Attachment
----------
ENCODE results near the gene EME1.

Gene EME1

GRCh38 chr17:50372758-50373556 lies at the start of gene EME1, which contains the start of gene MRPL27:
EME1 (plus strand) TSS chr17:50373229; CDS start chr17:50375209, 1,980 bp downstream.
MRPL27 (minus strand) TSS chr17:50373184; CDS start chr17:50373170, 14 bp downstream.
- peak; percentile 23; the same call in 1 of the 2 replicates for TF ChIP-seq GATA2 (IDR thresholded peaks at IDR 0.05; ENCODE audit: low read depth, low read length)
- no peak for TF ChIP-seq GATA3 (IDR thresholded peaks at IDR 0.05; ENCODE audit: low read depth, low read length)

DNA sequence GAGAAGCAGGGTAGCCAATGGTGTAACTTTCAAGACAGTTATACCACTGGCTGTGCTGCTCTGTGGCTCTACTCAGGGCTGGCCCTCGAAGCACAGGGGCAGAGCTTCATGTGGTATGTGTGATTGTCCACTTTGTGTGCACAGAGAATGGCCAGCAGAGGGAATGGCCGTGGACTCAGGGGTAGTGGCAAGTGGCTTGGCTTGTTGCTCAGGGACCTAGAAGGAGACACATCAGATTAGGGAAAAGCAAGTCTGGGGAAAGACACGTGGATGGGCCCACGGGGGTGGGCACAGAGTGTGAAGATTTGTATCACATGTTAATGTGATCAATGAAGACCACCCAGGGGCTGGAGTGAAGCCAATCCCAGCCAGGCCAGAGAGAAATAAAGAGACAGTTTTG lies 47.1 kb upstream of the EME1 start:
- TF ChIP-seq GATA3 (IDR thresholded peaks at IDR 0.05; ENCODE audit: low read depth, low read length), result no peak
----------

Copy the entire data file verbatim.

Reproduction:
ENCODE results near the gene EME1.

Gene EME1

GRCh38 chr17:50372758-50373556 lies at the start of gene EME1, which contains the start of gene MRPL27:
EME1 (plus strand) TSS chr17:50373229; CDS start chr17:50375209, 1,980 bp downstream.
MRPL27 (minus strand) TSS chr17:50373184; CDS start chr17:50373170, 14 bp downstream.
- peak; percentile 23; the same call in 1 of the 2 replicates for TF ChIP-seq GATA2 (IDR thresholded peaks at IDR 0.05; ENCODE audit: low read depth, low read length)
- no peak for TF ChIP-seq GATA3 (IDR thresholded peaks at IDR 0.05; ENCODE audit: low read depth, low read length)

DNA sequence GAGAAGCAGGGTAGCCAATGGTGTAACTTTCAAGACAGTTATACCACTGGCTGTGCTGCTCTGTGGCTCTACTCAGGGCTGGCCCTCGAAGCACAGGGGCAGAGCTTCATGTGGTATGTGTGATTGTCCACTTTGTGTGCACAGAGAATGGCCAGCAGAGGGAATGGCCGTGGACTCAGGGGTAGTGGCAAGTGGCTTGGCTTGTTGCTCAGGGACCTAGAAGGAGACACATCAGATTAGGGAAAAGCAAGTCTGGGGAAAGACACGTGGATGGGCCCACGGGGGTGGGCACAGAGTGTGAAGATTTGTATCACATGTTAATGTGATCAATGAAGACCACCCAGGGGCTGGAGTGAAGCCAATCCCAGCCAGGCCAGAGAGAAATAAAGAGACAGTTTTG lies 47.1 kb upstream of the EME1 start:
- TF ChIP-seq GATA3 (IDR thresholded peaks at IDR 0.05; ENCODE audit: low read depth, low read length), result no peak